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Are light switches required to be grounded?
Sunday, December 9, 2018
Light switches have been required to be grounded since the 1999 edition of the National Electrical Code. So any light switch installed since your local AHJ (Authority Having Jurisdiction or, in other words, the building department) adopted the 1999 NEC should be grounded. Because each new edition may take several years to be adopted, it might not have gone into effect in your area until a few years later than 1999.
Confirming grounding is easy with a tic-tracer. If you touch one of the screws on the faceplate with the tic-tracer while the switch is in the “ON” position, it will not be activated if the switch is grounded. The tic-tracer senses the electromagnetic field given off by live alternating-current wires, but the metal parts of a grounded switch will absorb the magnetic field, whereas an ungrounded switch will allow it to radiate outwards and make the tic-tracer sound off. See our blog post How does a home inspector use a tic-tracer (non-contact voltage tester) for safety when doing electrical inspections? to learn how to use one.
The requirement for grounding is located at 404.9(B) of the NEC, and states that “snap switches, including dimmer and similar control switches, should be connected to an equipment ground conductor.” It further says that the switch "shall provide a means to connect metal faceplates to the equipment grounding conductor."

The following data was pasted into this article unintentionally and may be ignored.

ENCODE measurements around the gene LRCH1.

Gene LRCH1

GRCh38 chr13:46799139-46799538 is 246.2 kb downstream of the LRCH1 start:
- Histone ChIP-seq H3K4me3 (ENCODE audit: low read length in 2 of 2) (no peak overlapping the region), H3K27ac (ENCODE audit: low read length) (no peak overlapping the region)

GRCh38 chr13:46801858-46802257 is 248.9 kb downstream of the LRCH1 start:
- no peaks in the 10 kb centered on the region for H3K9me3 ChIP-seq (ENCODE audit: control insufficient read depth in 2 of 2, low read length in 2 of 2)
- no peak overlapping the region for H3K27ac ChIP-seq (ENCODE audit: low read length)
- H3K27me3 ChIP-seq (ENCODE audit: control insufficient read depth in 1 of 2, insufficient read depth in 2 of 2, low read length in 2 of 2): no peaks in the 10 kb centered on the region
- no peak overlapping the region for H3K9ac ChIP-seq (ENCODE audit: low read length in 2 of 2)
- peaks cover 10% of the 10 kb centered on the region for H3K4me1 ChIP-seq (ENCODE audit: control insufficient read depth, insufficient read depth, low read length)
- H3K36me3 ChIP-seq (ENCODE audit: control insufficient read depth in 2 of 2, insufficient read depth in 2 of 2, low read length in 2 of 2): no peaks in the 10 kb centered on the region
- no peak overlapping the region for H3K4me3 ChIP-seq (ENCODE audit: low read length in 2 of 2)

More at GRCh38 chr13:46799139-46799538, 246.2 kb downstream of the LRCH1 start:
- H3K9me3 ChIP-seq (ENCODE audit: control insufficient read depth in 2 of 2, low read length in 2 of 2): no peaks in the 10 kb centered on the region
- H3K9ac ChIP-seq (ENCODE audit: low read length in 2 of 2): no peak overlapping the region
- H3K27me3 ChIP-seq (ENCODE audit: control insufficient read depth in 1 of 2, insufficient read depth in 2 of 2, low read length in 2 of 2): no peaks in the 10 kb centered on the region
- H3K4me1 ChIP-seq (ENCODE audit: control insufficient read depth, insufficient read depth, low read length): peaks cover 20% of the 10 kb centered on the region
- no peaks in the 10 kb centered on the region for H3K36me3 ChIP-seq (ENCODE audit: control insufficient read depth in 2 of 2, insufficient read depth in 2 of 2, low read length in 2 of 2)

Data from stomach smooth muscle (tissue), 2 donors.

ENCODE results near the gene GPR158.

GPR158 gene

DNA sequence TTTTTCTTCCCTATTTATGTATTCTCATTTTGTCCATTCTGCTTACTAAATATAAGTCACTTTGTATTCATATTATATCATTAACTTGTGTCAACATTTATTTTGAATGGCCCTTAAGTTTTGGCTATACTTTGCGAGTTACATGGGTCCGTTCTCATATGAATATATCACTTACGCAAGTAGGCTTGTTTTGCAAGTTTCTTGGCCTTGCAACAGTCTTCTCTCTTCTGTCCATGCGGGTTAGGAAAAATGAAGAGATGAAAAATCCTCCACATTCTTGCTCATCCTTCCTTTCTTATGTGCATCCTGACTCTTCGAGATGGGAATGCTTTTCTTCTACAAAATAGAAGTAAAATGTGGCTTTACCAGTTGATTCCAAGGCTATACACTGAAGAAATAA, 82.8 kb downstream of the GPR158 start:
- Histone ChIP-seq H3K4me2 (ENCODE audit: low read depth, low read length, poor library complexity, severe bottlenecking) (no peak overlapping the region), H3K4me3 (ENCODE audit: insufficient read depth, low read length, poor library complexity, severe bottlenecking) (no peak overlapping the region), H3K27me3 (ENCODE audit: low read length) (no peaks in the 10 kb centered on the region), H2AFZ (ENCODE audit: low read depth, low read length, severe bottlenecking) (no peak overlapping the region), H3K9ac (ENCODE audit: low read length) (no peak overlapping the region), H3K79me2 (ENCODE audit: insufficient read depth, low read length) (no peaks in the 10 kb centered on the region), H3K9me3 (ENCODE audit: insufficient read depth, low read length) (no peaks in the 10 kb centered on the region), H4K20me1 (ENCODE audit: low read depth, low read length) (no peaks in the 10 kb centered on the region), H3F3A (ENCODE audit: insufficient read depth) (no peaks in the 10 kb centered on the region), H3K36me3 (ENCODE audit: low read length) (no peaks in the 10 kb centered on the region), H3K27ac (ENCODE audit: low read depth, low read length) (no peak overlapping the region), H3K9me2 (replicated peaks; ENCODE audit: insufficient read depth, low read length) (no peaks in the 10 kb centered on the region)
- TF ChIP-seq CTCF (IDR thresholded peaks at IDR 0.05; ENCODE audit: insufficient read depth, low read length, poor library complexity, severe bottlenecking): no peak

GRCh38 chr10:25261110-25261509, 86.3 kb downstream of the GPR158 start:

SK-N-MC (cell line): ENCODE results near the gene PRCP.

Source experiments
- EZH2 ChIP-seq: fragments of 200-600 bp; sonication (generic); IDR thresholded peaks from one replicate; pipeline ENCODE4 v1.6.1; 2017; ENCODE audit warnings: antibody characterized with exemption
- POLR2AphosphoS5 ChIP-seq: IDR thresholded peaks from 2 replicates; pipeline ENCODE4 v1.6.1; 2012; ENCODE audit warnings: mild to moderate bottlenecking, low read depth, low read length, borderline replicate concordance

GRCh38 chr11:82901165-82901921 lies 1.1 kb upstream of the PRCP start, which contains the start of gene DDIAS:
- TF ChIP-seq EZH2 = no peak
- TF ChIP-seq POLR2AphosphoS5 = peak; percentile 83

An exception is allowed if you are replacing an exisitng switch in an older two-wire (pre-1960) electrical system that does not have a means of grounding at the box. However, an ungrounded switch must have a non-metallic faceplate that is also nonconducting and noncombustible—unless the switch mounting strap is nonmetallic or the circuit is protected by a ground-fault circuit interrupter (GFCI).
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Here’s links to a collection of our other blog posts about ELECTRICAL WIRING:
• Which house appliances need a dedicated electrical circuit?
• Can a short circuit cause a high electric bill?
• What is the maximum spacing requirement for securing NM-cable (nonmetallic-sheathed cable)?
• Is it alright to just put wire nuts on the end of unused or abandoned NM-cable or wiring?
• What causes copper wires to turn green or black in an electric panel?
• What are typical aluminum service entrance wire/cable sizes for the electrical service to a house?
• Why is it unsafe to bond neutral and ground wiring at subpanels?
• Should I get a lightning rod system to protect my house?
• Why is a strain relief clamp necessary for the cord connection to some electric appliances?
• Does a wire nut connection need to be wrapped with electrical tape?
• What is the minimum clearance of overhead electric service drop wires above a house roof?
• What are the requirements for NM-cables entering an electric panel box?
• What is the color code for NM cable (Romex®) sheathing?
• Why is undersize electric wiring in a house dangerous?
• What causes flickering or blinking lights in a house?
• Why are old electrical components not always "grandfathered" as acceptable by home inspectors?
• How can I find out the size of the electric service to a house?
• Can old electrical wiring go bad inside a wall?
• What is an open electrical splice?
• What are the most common electrical defects found in a home inspection?
• What is the life expectancy of electrical wiring in a house?
• What is an "open junction box"?
• How dangerous is old electrical wiring?
• I heard that aluminum wiring is bad. How do you check for aluminum wiring?
Visit our ELECTRICAL page for other related blog posts on this subject, or go to the INDEX for a complete listing of all our articles.
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